Quilting and patchwork are ancient practices, whose roots are lost to us as they stretch back before history. Europeans exported both skills as they emigrated to the new world and the new Americans took on and evolved the craft, impacted by the unique societal and environmental factors in that continent, and they in turn fed back influences and new styles to the UK. Part of the beguiling fascination for me of quilt making is the constant relationship between its locality and it’s internationalism. Quilts are uniquely local, patterns and designs are passed maker to maker and were often specific to small geographies, especially in areas where people moved little. Yet the quilts that they made, the fabrics they chose and the styles and designs that they worked within were often shaped by the forces of international trade and migratory population movements. This means that the quilts that these makers left for us to explore are always reflections of all of these tensions and influences – perfect time capsules of a point in time, in a place in time. When I make a quilt, I want it to reflect these same tensions. Tempting though the modern quilt industry is with it’s global quilt-along patterns and ready-picked bundles, my heart lies in making quilts that could still be linked back to here and now, and whose roots are unmistakably in this country’s vernacular quilting practice.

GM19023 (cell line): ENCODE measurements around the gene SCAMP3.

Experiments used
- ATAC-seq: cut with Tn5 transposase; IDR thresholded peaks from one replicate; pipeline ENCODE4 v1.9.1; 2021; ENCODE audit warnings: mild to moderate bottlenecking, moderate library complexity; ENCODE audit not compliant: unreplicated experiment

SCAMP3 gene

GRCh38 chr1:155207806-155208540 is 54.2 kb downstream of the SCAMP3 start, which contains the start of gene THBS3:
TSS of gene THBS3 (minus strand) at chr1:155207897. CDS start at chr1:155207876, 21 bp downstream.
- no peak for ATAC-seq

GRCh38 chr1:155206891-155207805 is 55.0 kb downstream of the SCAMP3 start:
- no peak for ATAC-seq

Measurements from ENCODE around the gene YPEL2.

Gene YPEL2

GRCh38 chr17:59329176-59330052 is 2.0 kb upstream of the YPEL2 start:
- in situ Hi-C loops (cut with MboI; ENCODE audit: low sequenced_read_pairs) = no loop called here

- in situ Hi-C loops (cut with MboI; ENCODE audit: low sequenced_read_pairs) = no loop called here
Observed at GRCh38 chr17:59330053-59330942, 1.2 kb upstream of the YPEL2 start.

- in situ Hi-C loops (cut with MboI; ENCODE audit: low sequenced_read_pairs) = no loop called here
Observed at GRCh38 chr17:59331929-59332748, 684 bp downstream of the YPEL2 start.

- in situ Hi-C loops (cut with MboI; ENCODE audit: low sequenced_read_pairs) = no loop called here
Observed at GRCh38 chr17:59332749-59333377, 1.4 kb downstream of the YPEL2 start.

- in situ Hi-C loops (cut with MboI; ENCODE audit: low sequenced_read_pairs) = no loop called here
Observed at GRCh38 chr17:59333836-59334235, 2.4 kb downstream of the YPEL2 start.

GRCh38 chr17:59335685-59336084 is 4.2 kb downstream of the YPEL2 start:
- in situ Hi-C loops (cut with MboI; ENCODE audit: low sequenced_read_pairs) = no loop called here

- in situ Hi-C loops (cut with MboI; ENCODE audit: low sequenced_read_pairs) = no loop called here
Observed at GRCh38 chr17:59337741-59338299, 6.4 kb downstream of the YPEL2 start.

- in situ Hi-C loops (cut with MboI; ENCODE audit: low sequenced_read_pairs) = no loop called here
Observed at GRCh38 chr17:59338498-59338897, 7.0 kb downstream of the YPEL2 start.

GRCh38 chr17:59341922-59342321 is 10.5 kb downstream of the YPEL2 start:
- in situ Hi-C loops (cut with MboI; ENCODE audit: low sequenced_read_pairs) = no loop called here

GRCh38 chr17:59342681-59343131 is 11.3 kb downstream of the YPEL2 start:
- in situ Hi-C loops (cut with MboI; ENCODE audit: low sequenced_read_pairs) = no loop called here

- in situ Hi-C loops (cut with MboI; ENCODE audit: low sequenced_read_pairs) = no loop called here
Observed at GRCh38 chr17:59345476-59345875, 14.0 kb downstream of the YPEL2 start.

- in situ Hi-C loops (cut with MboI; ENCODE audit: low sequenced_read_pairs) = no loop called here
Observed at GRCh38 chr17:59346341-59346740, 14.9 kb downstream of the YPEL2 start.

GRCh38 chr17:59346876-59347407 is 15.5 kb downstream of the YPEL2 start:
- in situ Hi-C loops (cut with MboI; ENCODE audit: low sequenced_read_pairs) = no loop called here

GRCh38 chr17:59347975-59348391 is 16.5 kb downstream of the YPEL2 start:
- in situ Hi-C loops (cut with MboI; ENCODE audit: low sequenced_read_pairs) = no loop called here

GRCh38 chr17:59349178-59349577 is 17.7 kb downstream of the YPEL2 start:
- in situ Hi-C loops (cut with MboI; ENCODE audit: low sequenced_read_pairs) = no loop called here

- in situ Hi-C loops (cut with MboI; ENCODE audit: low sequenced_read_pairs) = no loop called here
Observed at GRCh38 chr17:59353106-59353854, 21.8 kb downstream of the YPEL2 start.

Unfortunately this history of British quiltmaking has not been perfectly captured, these grainy black and white plates are taken from archive pictures in a pamphlet by the V&A in the 1920s called Notes on Quilting (which incidentally inspired the name of my quarterly The Quilter Magazine column ) which you can read about at the link if you are interested in this little known but important part of British quilting history. Women’s making was poorly recorded in the past, quilts were little valued outside the family and the practice of quilt making was already waning significantly and passing out of living memory by the time that records started to be taken in the 1920s and 30s. We are reliant on few original research sources for exploration of British quiltmaking, and as they were focussed on the areas of South Wales and Durham and the North Country, we inevitably know much more about these areas. These areas have much better records because quilt making continued as an economic practice a long way from the urban centre of London and the South East. Yet when we look at the quilts that have survived in British (and in international museums that have British provenance) we see much wider and richer variation in styles and influences than those more well known areas of our quilting past.